“Therefore, I will make it my entire aim and desire to extricate it from this exile, and to ‘return her to her father’s house i.e., to restore it to its source and its original state as in her youth,’

קודם שנתלבשה בגופי, שהיתה נכללת באורו יתברך ומיוחדת עמו בתכלית

i.e., as it was before being clothed in my body, when it was completely absorbed in G‑d’s light and united with Him.

וגם עתה כן תהא כלולה ומיוחדת בו יתברך, כשאשים כל מגמתי בתורה ומצות, להלביש בהן כל עשר בחינותיה כנ״ל

“Now too will it likewise be absorbed and united with Him once again, when I concentrate all my aspirations on the Torah and the mitzvot, in an effort to clothe therein all [of the soul’s] ten faculties; i.e., by applying my mental faculties to Torah study, and my emotive faculties to the performance of the mitzvot with the vitality lent them by the love and fear of G‑d, as explained above in ch. 4. Thus will my divine soul be reunited with G‑d.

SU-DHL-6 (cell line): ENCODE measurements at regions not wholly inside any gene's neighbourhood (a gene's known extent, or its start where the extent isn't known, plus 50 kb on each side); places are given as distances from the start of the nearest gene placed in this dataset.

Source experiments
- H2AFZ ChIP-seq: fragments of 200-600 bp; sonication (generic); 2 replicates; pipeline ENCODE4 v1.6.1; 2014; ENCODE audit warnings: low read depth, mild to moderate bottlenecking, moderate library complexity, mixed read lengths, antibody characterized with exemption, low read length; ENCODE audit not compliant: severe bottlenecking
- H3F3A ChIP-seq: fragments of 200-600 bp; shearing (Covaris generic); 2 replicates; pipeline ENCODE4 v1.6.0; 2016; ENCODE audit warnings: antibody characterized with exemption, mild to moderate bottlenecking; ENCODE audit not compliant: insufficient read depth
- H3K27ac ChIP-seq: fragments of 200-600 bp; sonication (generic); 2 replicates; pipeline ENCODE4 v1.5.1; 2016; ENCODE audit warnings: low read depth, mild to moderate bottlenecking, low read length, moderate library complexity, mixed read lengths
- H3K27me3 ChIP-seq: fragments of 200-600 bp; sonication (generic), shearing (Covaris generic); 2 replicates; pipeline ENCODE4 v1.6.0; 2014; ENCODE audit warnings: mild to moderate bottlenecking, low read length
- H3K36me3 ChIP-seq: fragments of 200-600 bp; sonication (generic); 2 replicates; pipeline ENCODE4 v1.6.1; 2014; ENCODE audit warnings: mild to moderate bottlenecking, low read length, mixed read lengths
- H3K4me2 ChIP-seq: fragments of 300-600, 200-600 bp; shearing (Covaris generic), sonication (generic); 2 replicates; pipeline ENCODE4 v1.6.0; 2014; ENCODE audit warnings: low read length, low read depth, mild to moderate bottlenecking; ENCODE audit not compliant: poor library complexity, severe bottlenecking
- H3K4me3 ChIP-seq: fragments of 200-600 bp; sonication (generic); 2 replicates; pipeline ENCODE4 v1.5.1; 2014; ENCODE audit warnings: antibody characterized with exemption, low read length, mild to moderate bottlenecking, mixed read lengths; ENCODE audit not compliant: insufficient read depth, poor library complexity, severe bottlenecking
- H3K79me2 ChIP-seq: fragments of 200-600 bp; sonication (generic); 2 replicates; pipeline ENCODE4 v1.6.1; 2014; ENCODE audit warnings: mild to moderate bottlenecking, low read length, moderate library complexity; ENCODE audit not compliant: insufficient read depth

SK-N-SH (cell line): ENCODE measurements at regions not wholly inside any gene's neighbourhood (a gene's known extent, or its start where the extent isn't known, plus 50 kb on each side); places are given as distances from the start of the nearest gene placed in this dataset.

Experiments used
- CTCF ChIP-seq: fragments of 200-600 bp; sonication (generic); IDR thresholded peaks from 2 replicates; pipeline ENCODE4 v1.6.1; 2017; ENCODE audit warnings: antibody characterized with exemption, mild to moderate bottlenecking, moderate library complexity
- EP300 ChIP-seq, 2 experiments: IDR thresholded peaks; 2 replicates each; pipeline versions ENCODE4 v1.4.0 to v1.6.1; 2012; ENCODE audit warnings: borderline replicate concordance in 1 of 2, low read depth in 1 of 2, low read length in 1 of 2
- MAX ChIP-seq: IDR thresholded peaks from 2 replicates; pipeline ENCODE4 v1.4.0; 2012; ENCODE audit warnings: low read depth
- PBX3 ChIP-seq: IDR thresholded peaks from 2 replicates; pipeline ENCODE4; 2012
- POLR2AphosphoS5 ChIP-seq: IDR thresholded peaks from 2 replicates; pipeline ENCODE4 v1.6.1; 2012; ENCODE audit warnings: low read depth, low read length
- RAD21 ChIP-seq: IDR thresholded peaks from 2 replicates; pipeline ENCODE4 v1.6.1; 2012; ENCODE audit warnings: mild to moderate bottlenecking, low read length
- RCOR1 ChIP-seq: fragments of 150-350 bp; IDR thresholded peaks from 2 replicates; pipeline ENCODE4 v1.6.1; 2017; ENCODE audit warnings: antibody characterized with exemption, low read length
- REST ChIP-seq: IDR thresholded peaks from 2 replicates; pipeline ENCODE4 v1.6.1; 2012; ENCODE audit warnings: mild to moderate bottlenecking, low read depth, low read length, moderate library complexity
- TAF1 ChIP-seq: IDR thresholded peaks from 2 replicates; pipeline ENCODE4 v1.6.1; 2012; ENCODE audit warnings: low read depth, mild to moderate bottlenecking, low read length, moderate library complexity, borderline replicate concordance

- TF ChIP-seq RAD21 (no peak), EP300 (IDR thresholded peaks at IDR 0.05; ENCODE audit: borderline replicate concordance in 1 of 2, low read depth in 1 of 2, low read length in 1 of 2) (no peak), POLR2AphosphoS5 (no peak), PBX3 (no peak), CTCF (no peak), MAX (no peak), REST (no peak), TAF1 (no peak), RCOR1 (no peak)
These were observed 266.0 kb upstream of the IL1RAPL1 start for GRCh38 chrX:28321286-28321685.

ובפרט במצות תפלה, לצעוק אל ה׳ בצר לה מגלותה בגופי המשוקץ, להוציאה ממסגר, ולדבקה בו יתברך

“Especially in fulfilling the mitzvah of prayer will I try to release my divine soul, by crying out to G‑d because of the distress of its exile in my loathsome body, so that He release it from captivity and bind it to Himself.”

וזו היא בחינת תשובה ומעשים טובים

This service of G‑d, in which one seeks to restore the soul to its source, is referred to as 10“teshuvah with good deeds.”

This is an oft-used Talmudic expression denoting the mitzvot (as in the statement, “One hour of teshuvah with good deeds in this world is better than all the life of the World to Come”). At first glance, the juxtaposition of the two seems incongruous; teshuvah deals with atoning for one’s past imperfections, while “good deeds” are performed in the present and would seem to bear no relation to one’s past. According to the Alter Rebbe’s statement, however, that one’s performance of the mitzvot should be motivated by a desire to return his soul to its source within G‑d, the connection between the two is clear: the “good deeds” themselves actually constitute teshuvah, which means “return”. As the Alter Rebbe continues: